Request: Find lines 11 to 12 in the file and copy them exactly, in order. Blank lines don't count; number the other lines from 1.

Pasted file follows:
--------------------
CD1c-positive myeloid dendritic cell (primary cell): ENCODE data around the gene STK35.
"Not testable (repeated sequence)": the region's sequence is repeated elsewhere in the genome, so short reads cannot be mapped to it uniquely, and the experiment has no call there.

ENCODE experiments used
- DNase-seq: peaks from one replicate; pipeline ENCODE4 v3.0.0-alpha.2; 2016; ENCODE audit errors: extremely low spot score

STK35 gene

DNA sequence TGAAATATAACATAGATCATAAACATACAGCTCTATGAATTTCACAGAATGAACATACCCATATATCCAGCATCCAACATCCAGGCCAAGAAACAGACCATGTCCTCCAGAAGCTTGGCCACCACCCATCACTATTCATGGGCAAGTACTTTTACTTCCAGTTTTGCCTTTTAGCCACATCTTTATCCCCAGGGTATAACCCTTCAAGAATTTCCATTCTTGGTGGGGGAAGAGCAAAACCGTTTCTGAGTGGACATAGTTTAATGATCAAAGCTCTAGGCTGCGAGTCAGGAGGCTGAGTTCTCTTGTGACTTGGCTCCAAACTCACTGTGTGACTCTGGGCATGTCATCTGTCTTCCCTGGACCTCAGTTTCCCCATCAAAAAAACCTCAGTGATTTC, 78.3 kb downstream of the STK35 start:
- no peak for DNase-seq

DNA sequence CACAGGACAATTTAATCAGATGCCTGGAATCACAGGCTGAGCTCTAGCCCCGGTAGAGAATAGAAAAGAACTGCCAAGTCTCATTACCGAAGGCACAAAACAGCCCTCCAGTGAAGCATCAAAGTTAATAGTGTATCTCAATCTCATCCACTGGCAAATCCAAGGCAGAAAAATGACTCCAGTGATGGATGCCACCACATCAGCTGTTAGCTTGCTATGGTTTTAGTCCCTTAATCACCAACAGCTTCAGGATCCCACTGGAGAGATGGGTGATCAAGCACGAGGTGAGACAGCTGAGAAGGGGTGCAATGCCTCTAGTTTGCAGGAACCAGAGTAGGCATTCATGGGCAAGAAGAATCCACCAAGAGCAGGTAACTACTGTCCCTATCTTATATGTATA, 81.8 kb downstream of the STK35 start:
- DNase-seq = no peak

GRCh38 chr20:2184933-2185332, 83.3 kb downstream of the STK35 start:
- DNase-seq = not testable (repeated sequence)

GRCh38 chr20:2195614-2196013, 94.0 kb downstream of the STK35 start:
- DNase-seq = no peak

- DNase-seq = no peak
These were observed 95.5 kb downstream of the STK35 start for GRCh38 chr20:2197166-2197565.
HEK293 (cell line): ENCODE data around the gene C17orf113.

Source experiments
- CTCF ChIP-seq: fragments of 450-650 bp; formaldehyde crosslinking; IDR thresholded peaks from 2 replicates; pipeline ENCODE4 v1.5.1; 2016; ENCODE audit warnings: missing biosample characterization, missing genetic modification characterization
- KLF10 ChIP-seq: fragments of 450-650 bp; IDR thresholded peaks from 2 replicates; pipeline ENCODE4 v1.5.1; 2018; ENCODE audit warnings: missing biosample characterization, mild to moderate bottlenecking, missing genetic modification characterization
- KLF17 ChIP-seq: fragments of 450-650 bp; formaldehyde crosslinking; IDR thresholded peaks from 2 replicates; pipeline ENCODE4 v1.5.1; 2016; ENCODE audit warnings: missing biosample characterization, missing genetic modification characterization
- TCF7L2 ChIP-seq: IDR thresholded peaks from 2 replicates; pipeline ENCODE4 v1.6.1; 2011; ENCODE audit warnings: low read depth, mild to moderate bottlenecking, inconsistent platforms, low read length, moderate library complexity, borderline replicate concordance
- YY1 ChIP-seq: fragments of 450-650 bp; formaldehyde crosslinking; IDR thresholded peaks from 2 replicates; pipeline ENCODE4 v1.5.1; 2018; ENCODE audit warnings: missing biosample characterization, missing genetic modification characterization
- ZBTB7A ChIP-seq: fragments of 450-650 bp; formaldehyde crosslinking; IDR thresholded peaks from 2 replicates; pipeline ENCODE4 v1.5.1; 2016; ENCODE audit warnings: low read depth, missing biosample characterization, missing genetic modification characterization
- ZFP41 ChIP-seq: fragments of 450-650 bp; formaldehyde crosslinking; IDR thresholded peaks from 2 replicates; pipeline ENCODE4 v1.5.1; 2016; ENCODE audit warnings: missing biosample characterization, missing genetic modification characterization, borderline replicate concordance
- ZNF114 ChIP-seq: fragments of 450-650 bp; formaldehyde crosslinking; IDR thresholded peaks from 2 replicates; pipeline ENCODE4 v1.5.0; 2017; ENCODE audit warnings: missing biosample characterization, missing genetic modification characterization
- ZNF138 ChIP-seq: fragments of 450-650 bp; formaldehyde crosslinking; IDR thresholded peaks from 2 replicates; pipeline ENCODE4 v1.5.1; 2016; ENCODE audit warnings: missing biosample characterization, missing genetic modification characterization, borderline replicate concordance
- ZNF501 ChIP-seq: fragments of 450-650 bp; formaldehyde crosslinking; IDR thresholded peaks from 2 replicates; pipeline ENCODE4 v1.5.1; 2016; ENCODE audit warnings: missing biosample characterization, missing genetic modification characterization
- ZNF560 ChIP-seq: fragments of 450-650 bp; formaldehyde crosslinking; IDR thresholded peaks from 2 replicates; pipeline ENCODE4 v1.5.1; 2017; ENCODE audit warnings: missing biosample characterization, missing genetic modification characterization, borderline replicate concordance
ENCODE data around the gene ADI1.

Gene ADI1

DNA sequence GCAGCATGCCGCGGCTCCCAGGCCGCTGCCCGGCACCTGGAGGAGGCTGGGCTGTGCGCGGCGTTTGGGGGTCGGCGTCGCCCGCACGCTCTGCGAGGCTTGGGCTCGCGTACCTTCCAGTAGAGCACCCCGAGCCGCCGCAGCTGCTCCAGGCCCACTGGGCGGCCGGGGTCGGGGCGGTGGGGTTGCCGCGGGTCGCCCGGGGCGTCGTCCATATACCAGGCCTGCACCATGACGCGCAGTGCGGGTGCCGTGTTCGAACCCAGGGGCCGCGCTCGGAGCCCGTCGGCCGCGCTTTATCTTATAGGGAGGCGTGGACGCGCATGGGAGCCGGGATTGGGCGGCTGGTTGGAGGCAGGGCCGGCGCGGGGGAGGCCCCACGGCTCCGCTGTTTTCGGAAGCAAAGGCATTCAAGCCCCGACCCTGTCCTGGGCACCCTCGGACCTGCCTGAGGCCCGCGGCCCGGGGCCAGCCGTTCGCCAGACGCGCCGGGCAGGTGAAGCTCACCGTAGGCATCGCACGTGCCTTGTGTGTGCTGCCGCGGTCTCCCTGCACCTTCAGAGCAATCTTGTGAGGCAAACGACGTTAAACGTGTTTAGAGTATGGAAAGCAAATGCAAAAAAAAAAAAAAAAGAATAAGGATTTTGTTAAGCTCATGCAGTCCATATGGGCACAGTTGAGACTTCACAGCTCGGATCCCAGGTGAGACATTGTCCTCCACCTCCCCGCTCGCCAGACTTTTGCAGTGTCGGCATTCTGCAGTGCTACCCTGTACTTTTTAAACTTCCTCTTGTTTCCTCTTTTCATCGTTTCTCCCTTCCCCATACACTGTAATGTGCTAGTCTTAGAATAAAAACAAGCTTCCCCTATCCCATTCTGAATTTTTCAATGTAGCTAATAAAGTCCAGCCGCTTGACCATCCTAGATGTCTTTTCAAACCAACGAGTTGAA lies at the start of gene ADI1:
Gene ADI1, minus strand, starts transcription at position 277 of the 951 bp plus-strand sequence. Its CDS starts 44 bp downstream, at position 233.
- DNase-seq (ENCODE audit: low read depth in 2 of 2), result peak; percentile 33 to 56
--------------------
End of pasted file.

- DNase-seq = not testable (repeated sequence)

GRCh38 chr20:2195614-2196013, 94.0 kb downstream of the STK35 start: